Evolving, Adapting, and Growing Our Practice: An interview with Erin Gordon


We recently caught up with Erin Gordon, who will be leading the upcoming Digital Graphic Recording Intensive. She talked about her professional journey in visual practice and shared helpful tips for those starting out.


How did you get into this field?

I was a consultant—on paper—for the majority of my early career. I enjoyed the partnering piece of my projects but quickly learned advising didn’t work. My curiosity led me to other ways and methods to best be a thought partner with my clients, which led me to facilitation. I grew into data visualization and analytics and started training others. I particularly loved helping folks visualize their ideas and concepts. 

While consulting with the U.S. General Services Administration, I stumbled upon graphic recording by another consultant, Trent Wakenight, and was intrigued. He encouraged me to “help out” with a recording on a wall, but I thought the paper and markers thing was pretty cumbersome. I ended up taking a class in graphic facilitation with Deirdre Crowley and started working with a Surface Pro and stylus. It was love. 

Speed up to 2021. I now work as a graphic facilitator and recorder with an iPad Pro and Apple Pencil. I keep a Surface Book close by as my backup.

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Emerging Trends for the “New Normal” of Retention & Succession Management in 2021


Many leaders are striving to anticipate what the “new normal” will look like in 2021. We are seeing some emerging trends and predict that the health and safety, political, racial, environmental, and economic dynamics of 2020 will lead to some talent, retention, and succession issues that leaders must plan for in 2021 and beyond. COVID-19 has accelerated the need for a renewed focus on talent retention and succession, as turnover will most certainly increase in the year ahead. Top talent will be making their next career decisions with a new set of considerations in mind.  


The Talent Challenge

With the onset of the pandemic, people tended to “stay put” and were less open to changing jobs as layoffs became a reality and job security a priority. This led to pent-up demand in the job market. In addition, as the shift to virtual work became the accepted norm, the potential to work from anywhere (i.e., closer to family, in more desirable locations, etc.) is now more than an aspiration.  

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Grove 2021 Calendar – An Exercise in Democracy


In November of 2020, The Grove put out a call in our community to submit artwork that answered the question,“What does democracy mean to you?” We knew this may be a complex question to answer, and we were hoping for a variety of responses. What we received was a wonderful array of interpretations from around the globe. We’d like to thank our contributors for helping us ring in the new year with creativity, community, and a thoughtful appreciation of democracy.

Please enjoy this free calendar from The Grove and its artful collaborators. Happy 2021!

Download The Grove’s 2021, 8.5″ x 11″ printable calendar.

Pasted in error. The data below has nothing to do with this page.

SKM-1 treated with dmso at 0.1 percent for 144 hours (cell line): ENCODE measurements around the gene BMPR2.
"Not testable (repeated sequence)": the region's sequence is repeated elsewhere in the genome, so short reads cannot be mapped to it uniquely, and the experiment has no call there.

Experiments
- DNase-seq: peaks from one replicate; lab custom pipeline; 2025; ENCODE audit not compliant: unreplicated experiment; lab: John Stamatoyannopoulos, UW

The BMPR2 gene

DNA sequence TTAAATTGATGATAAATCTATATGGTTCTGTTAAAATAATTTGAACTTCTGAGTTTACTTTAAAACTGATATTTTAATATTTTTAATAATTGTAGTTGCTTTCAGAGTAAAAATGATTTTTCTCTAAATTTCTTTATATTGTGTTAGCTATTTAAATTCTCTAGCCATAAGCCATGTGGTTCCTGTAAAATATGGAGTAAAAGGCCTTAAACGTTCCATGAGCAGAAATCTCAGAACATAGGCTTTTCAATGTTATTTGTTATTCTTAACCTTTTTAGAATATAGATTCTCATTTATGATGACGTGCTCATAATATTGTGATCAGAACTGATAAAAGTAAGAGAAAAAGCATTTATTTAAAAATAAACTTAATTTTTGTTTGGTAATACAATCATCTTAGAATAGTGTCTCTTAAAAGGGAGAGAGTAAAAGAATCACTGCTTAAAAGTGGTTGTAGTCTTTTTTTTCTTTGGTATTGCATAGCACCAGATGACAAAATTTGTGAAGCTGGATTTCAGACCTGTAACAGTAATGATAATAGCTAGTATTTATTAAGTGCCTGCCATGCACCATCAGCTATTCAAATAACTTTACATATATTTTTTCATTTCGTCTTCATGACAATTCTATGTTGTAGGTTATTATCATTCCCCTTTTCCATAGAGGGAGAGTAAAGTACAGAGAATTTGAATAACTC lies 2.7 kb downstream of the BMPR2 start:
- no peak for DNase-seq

A Virtual Holiday Party Idea

Need an idea for the virtual office party? Do a virtual gift certificate exchange using a digital whiteboard like Mural. It’s a nice way to keep the holiday party vibe alive and support some smaller retailers at the same time. Below are some basic instructions for setting up the game. The idea is very similar to a white elephant gift exchange. Look up the basic rules for a white elephant if you are unfamiliar. When the party commences, the game “facilitator” will need to set up an order for the gift opening/stealing. Perhaps post names in the web conference “chat” in the order that folks arrive at the party. Then, let the gift opening and stealing begin, marking gifts that have been claimed with a sticky note. In case you are curious, The Grove allows a gift to be stolen twice, then it is locked! Happy Holidays!

A Call for Grove Calendar Artwork


Each January The Grove offers a free, downloadable calendar to our mailing list and social-media followers. For our 2021 calendar we are opening up the artwork creation to anyone in our community. We’re looking for graphic recordings, drawings, cartoons, paintings or collages. 

Original artwork should answer the question, “What does democracy mean to you?” 

Responses to this question may come easily or may be more complex. We look forward to a variety of perspectives, including those from our international community. We don’t want this to be about political parties or political candidates. We consider democracy to be a larger concept.

The Grove believes in democratic processes in our work and as such, our staff will democratically choose twelve entries to place in our calendar.


Submission guidelines

  • Artwork files should be no more than 5 MB. JPEG, PNG or PDF files are fine.
  • Email artwork to submissions@thegrove.com.
  • Deadline: Send in submissions any time before Dec. 11th, 2020.
  • Landscape format. Artwork will be placed in a layout with an image area of roughly 6.5” wide x 4” high. We encourage artwork that fits nicely in those dimensions.
  • Please include your name and where you live in the text of your submission email, so we can attribute your artwork.

We can’t wait to see what you come up with!